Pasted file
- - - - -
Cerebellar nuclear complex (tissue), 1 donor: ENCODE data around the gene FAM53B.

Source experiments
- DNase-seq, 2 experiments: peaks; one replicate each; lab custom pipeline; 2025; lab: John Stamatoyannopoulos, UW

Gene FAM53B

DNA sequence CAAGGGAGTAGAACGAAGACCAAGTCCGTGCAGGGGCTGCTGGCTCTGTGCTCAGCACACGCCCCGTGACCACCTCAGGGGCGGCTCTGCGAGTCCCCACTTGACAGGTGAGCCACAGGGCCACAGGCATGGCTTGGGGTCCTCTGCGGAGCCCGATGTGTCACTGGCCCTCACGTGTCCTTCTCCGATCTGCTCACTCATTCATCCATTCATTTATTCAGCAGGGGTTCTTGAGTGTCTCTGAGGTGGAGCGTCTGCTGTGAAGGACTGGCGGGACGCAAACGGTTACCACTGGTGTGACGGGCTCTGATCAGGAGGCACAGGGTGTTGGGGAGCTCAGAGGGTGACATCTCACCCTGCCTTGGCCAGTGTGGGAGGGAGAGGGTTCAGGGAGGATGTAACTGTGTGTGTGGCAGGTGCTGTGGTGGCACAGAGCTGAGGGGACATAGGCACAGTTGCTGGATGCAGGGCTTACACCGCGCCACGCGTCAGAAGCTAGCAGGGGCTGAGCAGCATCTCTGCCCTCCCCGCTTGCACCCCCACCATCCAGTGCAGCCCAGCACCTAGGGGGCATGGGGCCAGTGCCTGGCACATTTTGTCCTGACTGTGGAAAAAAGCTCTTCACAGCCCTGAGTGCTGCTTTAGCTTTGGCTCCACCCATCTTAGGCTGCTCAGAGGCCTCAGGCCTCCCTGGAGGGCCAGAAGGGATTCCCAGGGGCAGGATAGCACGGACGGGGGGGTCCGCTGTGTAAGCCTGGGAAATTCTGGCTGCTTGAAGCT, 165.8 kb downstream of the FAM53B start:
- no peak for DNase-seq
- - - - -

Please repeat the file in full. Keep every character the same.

Cerebellar nuclear complex (tissue), 1 donor: ENCODE data around the gene FAM53B.

Source experiments
- DNase-seq, 2 experiments: peaks; one replicate each; lab custom pipeline; 2025; lab: John Stamatoyannopoulos, UW

Gene FAM53B

DNA sequence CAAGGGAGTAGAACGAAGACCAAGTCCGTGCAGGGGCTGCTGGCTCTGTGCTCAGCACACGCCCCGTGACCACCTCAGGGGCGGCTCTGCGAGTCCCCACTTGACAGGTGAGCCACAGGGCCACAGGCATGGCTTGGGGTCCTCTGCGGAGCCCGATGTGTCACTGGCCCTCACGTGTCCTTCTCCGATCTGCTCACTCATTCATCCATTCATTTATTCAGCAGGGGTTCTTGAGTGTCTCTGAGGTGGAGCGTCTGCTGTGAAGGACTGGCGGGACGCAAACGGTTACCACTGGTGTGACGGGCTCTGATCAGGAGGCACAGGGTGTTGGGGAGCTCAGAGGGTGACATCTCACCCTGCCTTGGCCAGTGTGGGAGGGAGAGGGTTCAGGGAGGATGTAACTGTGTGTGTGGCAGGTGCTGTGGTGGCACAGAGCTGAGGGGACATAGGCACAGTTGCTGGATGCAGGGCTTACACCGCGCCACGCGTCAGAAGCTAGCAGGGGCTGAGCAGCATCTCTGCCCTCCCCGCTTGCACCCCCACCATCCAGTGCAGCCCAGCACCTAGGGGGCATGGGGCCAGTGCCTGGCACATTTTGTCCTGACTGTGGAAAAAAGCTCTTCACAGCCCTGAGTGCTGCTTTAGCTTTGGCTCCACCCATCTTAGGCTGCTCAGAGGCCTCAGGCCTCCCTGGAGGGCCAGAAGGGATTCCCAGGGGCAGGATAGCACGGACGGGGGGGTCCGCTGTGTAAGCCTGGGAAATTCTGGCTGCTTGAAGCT, 165.8 kb downstream of the FAM53B start:
- no peak for DNase-seq